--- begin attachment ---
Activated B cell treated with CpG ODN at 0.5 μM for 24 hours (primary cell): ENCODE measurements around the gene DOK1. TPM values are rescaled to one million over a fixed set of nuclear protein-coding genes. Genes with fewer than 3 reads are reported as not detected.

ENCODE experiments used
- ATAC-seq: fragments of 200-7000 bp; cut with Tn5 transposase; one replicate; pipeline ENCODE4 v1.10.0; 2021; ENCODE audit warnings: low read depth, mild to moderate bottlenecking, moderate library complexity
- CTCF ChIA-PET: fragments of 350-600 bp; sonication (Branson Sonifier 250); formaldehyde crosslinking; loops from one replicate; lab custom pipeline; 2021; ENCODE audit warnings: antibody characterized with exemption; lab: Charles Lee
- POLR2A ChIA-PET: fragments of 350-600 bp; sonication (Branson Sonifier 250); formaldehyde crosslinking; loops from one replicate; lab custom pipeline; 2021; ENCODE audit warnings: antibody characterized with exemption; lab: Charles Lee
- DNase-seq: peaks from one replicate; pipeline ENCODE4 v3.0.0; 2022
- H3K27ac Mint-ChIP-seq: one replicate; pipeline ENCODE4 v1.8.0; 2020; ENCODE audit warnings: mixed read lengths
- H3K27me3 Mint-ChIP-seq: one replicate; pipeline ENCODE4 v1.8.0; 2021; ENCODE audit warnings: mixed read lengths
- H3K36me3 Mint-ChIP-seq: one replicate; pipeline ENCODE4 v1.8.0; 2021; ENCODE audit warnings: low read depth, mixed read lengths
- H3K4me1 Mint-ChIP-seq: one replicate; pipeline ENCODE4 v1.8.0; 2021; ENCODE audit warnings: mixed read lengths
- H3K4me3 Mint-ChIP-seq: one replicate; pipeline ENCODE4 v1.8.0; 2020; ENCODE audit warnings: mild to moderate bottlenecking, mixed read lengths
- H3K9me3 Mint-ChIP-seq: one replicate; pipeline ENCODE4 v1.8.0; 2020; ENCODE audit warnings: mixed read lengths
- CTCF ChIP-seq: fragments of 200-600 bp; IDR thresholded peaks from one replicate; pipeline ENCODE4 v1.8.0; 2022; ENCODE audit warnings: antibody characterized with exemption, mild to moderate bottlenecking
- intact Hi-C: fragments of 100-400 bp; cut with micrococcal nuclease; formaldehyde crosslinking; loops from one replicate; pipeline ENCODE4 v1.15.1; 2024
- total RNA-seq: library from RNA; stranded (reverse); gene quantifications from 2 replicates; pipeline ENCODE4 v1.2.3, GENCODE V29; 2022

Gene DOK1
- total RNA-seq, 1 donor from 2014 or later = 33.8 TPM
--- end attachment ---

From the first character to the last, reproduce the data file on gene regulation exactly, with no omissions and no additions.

Activated B cell treated with CpG ODN at 0.5 μM for 24 hours (primary cell): ENCODE measurements around the gene DOK1. TPM values are rescaled to one million over a fixed set of nuclear protein-coding genes. Genes with fewer than 3 reads are reported as not detected.

ENCODE experiments used
- ATAC-seq: fragments of 200-7000 bp; cut with Tn5 transposase; one replicate; pipeline ENCODE4 v1.10.0; 2021; ENCODE audit warnings: low read depth, mild to moderate bottlenecking, moderate library complexity
- CTCF ChIA-PET: fragments of 350-600 bp; sonication (Branson Sonifier 250); formaldehyde crosslinking; loops from one replicate; lab custom pipeline; 2021; ENCODE audit warnings: antibody characterized with exemption; lab: Charles Lee
- POLR2A ChIA-PET: fragments of 350-600 bp; sonication (Branson Sonifier 250); formaldehyde crosslinking; loops from one replicate; lab custom pipeline; 2021; ENCODE audit warnings: antibody characterized with exemption; lab: Charles Lee
- DNase-seq: peaks from one replicate; pipeline ENCODE4 v3.0.0; 2022
- H3K27ac Mint-ChIP-seq: one replicate; pipeline ENCODE4 v1.8.0; 2020; ENCODE audit warnings: mixed read lengths
- H3K27me3 Mint-ChIP-seq: one replicate; pipeline ENCODE4 v1.8.0; 2021; ENCODE audit warnings: mixed read lengths
- H3K36me3 Mint-ChIP-seq: one replicate; pipeline ENCODE4 v1.8.0; 2021; ENCODE audit warnings: low read depth, mixed read lengths
- H3K4me1 Mint-ChIP-seq: one replicate; pipeline ENCODE4 v1.8.0; 2021; ENCODE audit warnings: mixed read lengths
- H3K4me3 Mint-ChIP-seq: one replicate; pipeline ENCODE4 v1.8.0; 2020; ENCODE audit warnings: mild to moderate bottlenecking, mixed read lengths
- H3K9me3 Mint-ChIP-seq: one replicate; pipeline ENCODE4 v1.8.0; 2020; ENCODE audit warnings: mixed read lengths
- CTCF ChIP-seq: fragments of 200-600 bp; IDR thresholded peaks from one replicate; pipeline ENCODE4 v1.8.0; 2022; ENCODE audit warnings: antibody characterized with exemption, mild to moderate bottlenecking
- intact Hi-C: fragments of 100-400 bp; cut with micrococcal nuclease; formaldehyde crosslinking; loops from one replicate; pipeline ENCODE4 v1.15.1; 2024
- total RNA-seq: library from RNA; stranded (reverse); gene quantifications from 2 replicates; pipeline ENCODE4 v1.2.3, GENCODE V29; 2022

Gene DOK1
- total RNA-seq, 1 donor from 2014 or later = 33.8 TPM